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Aurora Borealis – Mansions Of Eternity



One of the US most underrated death/black metal acts surely must be Maryland-based Aurora Borealis. The band’s beginnings can be traced to Atlanta, Georgia metal band Lestregus Nosferatus, who formed in the mid-to-late 1980’s. The band is centered around producer/engineer Ron Vento (vocals, guitars, bass, keyboards) and a pool of session musicians. While the band initially cut a rough demo at a rehearsal studio in Atlanta, Georgia it was the Morrisound produced “Mansions Of Eternity” that became its first true calling card. Dealing with Egyptian subject matter lyrically, and having Puerto-Rican skinsman Tony Laureano (later of Angelcorpse, Malevolent Creation and Nile) behind the drums it is an often overlooked but vital part in the Aurora Borealis catalog. The EP is a majestic platter of European death/black metal that is melodic, technical and truly epic sounding in parts. It is the template for all of the band’s later recordings.

“Mansions Of Eternity” comprises of three new tracks, and two re-recorded tracks from Vento’s previous outfit. The three new tracks display a greater understanding of what the older demo tracks sought to accomplish. The standout tracks of the EP are ‘Weighing Of the Heart’ and the refurbished ‘Slave to the Grave’. The former for its overall intensity, crunchy rhythms and restless drumming while the latter is remembered for its highly atmospheric sounding keyboard intro with chilling chiming funeral bells. The ominous 80-second intro section to this track is the definite high water mark of the EP. There are some superficial similarities with Cenotaph track ‘Tenebrous Apparition’ (from the 1992 “The Gloomy Reflections Of Our Hidden Sorrows” demo tape) in its usage of minimal keyboards, but the Aurora Borealis song sounds more controlled and elegant in its construction. All of these three new tracks are significantly more diverse in their dynamic range, with winding song structures, refined and technical playing from all involved and compelling time changes to keep them interesting through out.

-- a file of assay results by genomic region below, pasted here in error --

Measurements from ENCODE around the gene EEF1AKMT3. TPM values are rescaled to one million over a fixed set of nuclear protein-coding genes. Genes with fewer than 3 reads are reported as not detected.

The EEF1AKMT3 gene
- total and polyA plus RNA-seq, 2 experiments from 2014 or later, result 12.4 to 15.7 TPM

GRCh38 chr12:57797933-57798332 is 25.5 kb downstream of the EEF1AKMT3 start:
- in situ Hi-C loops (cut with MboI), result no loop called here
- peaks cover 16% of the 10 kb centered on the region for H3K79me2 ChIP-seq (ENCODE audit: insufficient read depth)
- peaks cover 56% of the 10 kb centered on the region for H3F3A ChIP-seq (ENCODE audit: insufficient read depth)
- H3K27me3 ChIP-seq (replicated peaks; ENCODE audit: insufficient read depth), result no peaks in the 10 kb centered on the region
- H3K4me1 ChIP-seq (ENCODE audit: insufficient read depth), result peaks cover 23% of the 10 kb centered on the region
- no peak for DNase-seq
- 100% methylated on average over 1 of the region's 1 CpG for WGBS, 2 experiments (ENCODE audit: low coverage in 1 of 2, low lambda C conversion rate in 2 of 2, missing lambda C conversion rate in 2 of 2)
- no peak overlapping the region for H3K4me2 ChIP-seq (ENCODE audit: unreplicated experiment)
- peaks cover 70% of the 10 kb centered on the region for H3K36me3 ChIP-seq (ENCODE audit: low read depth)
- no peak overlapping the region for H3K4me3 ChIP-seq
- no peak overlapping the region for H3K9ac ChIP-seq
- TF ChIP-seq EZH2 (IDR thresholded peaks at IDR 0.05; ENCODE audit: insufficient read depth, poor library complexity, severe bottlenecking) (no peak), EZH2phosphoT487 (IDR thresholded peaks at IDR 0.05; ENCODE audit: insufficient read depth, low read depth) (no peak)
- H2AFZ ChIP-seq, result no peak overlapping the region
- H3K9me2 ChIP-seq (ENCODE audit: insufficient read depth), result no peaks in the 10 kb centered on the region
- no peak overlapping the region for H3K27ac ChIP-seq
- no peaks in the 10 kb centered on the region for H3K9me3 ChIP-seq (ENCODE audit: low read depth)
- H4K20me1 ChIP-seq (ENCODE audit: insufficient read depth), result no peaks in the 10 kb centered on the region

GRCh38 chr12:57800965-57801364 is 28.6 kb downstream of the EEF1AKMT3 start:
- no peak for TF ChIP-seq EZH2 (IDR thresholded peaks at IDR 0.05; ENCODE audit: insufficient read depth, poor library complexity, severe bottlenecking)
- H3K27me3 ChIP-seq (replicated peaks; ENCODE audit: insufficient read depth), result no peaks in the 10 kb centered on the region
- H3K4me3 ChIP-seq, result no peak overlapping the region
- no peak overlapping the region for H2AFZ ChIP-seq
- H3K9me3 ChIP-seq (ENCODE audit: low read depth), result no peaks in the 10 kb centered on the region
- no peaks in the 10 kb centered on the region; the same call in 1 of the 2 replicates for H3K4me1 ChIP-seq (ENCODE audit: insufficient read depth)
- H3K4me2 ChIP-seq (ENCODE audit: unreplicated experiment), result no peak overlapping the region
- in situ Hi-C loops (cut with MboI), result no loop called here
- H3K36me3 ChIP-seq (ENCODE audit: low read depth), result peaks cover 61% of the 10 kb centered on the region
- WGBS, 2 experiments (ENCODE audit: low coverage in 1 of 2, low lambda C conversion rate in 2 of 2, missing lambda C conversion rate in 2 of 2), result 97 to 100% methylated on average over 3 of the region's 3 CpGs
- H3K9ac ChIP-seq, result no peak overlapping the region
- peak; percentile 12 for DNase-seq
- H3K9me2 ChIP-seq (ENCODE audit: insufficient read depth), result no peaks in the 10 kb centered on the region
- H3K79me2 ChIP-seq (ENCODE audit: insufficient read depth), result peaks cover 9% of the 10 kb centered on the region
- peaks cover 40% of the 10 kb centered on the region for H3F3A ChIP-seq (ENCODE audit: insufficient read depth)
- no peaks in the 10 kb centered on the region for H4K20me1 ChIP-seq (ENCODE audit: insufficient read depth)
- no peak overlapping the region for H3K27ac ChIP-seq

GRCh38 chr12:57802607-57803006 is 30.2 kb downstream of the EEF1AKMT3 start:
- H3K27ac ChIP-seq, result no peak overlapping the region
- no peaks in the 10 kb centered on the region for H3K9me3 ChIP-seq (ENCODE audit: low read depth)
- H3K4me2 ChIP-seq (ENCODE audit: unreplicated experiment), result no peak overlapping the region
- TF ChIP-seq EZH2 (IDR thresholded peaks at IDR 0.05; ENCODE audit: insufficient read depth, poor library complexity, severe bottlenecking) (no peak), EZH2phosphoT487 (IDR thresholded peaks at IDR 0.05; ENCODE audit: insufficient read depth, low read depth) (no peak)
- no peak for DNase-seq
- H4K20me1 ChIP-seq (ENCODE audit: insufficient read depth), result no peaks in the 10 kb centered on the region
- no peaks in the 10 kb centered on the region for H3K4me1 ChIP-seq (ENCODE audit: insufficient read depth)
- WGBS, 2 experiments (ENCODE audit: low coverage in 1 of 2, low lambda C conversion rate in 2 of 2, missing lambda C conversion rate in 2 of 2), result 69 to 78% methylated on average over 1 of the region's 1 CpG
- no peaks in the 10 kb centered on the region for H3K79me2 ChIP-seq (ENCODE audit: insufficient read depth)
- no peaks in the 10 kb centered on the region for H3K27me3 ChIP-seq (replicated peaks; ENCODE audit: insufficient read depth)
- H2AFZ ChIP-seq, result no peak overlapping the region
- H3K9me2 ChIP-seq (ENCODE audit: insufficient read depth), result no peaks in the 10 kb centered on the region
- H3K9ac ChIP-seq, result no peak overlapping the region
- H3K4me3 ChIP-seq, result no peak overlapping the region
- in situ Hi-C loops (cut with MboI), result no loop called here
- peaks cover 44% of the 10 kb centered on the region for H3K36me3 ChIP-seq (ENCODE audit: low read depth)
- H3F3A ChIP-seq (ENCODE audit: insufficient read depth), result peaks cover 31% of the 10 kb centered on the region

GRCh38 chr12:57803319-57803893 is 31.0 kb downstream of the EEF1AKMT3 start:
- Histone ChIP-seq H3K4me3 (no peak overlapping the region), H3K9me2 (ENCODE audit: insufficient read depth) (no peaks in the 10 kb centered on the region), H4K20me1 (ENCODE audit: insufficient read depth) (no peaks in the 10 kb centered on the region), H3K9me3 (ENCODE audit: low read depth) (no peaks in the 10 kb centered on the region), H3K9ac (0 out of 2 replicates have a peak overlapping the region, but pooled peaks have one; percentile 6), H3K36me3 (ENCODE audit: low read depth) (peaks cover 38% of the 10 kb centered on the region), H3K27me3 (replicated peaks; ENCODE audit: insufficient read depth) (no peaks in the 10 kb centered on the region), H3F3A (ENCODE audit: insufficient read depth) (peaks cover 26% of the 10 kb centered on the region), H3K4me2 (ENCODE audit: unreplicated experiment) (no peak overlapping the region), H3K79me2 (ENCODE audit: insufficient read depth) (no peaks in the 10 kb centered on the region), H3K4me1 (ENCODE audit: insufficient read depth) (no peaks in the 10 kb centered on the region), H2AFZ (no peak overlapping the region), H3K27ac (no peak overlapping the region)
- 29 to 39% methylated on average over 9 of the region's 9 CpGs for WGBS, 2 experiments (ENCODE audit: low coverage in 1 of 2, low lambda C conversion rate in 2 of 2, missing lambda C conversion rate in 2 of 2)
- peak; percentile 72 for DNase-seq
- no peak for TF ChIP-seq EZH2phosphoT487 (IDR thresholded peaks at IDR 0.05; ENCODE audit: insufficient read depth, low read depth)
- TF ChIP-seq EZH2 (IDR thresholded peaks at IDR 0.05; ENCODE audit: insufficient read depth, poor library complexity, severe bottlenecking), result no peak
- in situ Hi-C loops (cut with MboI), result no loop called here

As a prelude to the antiquity they would explore later “Mansions Of Eternity” is about Vento’s fascination with primordial Egypt. The EP more or less follows the events that happened to a fallen royalty. ‘Crowned With Embalment’ details the principles and practices of mummification. ‘Weighing Of the Heart’ deals with the titular event wherein the heart of the deceased is weighed upon scales before Osiris, the god of the Dead and afterlife, and Thoth, the deity of wisdom. ‘Valley Of the Kings’ explains the history, and purpose of the valley located on the west bank of the Nile. ‘Slave to the Grave’ and ‘Sixteenth Chamber’ don’t fit the Egyptian motif of the preceding tracks but flow seamlessly with them otherwise. Both were re-recorded cuts of Vento’s previous death/black metal band Lestregus Nosferatus, who were based out of Atlanta, Georgia.

While the songs generally are played at a steady midpace the band already integrated blast-parts, a stylistic element which would become more prevalent a few years down the line with the arrival of Krisiun and Hate Eternal. In comparison to a lot of vocalists at the time Ron Vento’s vocals are more serpentine and rasping linking them more directly to the emerging second wave Scandinavian black metal sound of the day. The leads/solos are of the Chuck Schuldiner variety in the sense that they are emotive and in service of the song, and not showy or excessively technical for their own sake. That the band’s sound would be mimicked wholesale by Floridian unit Order Of Ennead years later is testament to the music’s enduring legacy, and its impact on the American scene.

The EP was recorded as a duo at the hallowed halls of Morrisound Studios in Tampa, Florida in 1996 with sound guru Scott Burns producing. For this outing vocalist Ron Vento handled lead, rhythm and acoustic guitars along with playing bass guitar and keyboards. Tony Laureano had only done a demo recording in 1993 with local Tampa death metal act Ashtaroth before being enrolled in Aurora Borealis. Based upon his performance on this EP he would later secure prestigious recording – and touring opportunities with institutions as Acheron, Angelcorpse, Malevolent Creation and Nile. History would note that Laureano had the entire EP worked out and rehearsed in a week’s time. Aurora Borealis was different from most American bands at the time as their lyrics didn’t deal with the usual subjects of gore, horror or occultism. Like German band Apophis, and fellow American units Nocturnus and Nile they were more interested in history, mythology and ancient cultures, in this case Egyptian antiquity. The artwork by Jay Marsh reflects this as it depicts a number of gargantuan moonlit pyramids during nighttime. As a prelude to its corresponding debut “Mansions Of Eternity” forms the ideal introduction to Aurora Borealis as it merges its past with its immediate future.